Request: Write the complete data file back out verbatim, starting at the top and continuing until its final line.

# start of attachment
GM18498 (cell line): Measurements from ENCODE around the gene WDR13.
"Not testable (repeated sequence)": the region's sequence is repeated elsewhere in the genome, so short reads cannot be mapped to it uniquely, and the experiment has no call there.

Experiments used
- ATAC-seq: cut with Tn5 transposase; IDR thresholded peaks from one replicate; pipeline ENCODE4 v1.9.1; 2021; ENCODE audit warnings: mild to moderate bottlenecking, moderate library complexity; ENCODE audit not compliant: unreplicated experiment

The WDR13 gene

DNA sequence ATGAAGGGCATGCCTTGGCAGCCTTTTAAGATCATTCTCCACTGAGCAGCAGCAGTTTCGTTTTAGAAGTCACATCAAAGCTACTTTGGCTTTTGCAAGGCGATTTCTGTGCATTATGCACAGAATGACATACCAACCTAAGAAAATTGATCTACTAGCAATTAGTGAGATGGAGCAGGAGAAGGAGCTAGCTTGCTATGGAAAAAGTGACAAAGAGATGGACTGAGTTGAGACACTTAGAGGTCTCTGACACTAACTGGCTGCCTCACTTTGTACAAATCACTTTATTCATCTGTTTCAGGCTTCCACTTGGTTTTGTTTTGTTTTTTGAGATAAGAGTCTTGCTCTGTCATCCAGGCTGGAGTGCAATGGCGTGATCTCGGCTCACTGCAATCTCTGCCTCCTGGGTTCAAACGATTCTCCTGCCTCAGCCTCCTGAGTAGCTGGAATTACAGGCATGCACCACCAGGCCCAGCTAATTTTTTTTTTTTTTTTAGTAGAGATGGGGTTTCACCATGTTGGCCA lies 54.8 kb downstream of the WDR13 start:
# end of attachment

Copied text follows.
GM18498 (cell line): Measurements from ENCODE around the gene WDR13.
"Not testable (repeated sequence)": the region's sequence is repeated elsewhere in the genome, so short reads cannot be mapped to it uniquely, and the experiment has no call there.

Experiments used
- ATAC-seq: cut with Tn5 transposase; IDR thresholded peaks from one replicate; pipeline ENCODE4 v1.9.1; 2021; ENCODE audit warnings: mild to moderate bottlenecking, moderate library complexity; ENCODE audit not compliant: unreplicated experiment

The WDR13 gene

DNA sequence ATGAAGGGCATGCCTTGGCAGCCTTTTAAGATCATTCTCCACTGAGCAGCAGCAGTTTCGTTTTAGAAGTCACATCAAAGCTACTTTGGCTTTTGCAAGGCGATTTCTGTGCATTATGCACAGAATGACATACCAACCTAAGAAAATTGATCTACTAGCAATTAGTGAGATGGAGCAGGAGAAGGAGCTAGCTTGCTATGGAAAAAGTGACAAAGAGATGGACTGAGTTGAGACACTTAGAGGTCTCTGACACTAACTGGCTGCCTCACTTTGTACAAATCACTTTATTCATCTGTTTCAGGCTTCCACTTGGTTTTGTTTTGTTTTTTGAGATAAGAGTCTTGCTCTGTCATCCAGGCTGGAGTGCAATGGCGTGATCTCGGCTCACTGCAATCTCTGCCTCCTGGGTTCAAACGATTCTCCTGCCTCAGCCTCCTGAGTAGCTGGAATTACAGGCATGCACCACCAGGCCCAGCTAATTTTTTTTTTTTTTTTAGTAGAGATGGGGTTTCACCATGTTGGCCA lies 54.8 kb downstream of the WDR13 start: